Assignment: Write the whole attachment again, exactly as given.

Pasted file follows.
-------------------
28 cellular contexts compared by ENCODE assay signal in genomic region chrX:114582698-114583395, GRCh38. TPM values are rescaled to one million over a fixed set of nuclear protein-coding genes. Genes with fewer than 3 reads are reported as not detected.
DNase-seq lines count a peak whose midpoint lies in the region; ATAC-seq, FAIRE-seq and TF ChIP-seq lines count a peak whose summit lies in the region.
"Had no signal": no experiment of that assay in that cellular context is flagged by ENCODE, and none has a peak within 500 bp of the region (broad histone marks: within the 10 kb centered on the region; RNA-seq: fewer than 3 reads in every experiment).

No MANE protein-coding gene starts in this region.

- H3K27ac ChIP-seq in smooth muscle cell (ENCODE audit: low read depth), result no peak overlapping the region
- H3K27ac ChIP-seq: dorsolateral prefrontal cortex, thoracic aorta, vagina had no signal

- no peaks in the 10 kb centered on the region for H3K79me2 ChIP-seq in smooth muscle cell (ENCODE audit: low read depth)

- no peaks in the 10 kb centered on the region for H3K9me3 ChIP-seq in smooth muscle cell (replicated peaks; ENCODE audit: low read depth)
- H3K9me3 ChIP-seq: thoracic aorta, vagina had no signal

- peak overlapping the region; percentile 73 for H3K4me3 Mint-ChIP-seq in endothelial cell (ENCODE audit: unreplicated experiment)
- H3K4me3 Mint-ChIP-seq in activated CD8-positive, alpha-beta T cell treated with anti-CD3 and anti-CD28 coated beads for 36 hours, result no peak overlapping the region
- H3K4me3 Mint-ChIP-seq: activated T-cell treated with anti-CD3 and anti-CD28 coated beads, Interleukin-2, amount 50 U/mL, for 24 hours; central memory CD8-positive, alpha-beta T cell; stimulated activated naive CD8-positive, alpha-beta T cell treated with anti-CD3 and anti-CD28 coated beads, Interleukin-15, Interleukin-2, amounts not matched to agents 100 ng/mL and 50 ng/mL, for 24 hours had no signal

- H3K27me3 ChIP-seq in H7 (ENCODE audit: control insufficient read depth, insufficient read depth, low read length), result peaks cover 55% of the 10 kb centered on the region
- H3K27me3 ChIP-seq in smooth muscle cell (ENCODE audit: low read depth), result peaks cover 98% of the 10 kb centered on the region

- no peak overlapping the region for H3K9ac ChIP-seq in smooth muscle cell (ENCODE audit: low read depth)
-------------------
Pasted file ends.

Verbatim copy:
28 cellular contexts compared by ENCODE assay signal in genomic region chrX:114582698-114583395, GRCh38. TPM values are rescaled to one million over a fixed set of nuclear protein-coding genes. Genes with fewer than 3 reads are reported as not detected.
DNase-seq lines count a peak whose midpoint lies in the region; ATAC-seq, FAIRE-seq and TF ChIP-seq lines count a peak whose summit lies in the region.
"Had no signal": no experiment of that assay in that cellular context is flagged by ENCODE, and none has a peak within 500 bp of the region (broad histone marks: within the 10 kb centered on the region; RNA-seq: fewer than 3 reads in every experiment).

No MANE protein-coding gene starts in this region.

- H3K27ac ChIP-seq in smooth muscle cell (ENCODE audit: low read depth), result no peak overlapping the region
- H3K27ac ChIP-seq: dorsolateral prefrontal cortex, thoracic aorta, vagina had no signal

- no peaks in the 10 kb centered on the region for H3K79me2 ChIP-seq in smooth muscle cell (ENCODE audit: low read depth)

- no peaks in the 10 kb centered on the region for H3K9me3 ChIP-seq in smooth muscle cell (replicated peaks; ENCODE audit: low read depth)
- H3K9me3 ChIP-seq: thoracic aorta, vagina had no signal

- peak overlapping the region; percentile 73 for H3K4me3 Mint-ChIP-seq in endothelial cell (ENCODE audit: unreplicated experiment)
- H3K4me3 Mint-ChIP-seq in activated CD8-positive, alpha-beta T cell treated with anti-CD3 and anti-CD28 coated beads for 36 hours, result no peak overlapping the region
- H3K4me3 Mint-ChIP-seq: activated T-cell treated with anti-CD3 and anti-CD28 coated beads, Interleukin-2, amount 50 U/mL, for 24 hours; central memory CD8-positive, alpha-beta T cell; stimulated activated naive CD8-positive, alpha-beta T cell treated with anti-CD3 and anti-CD28 coated beads, Interleukin-15, Interleukin-2, amounts not matched to agents 100 ng/mL and 50 ng/mL, for 24 hours had no signal

- H3K27me3 ChIP-seq in H7 (ENCODE audit: control insufficient read depth, insufficient read depth, low read length), result peaks cover 55% of the 10 kb centered on the region
- H3K27me3 ChIP-seq in smooth muscle cell (ENCODE audit: low read depth), result peaks cover 98% of the 10 kb centered on the region

- no peak overlapping the region for H3K9ac ChIP-seq in smooth muscle cell (ENCODE audit: low read depth)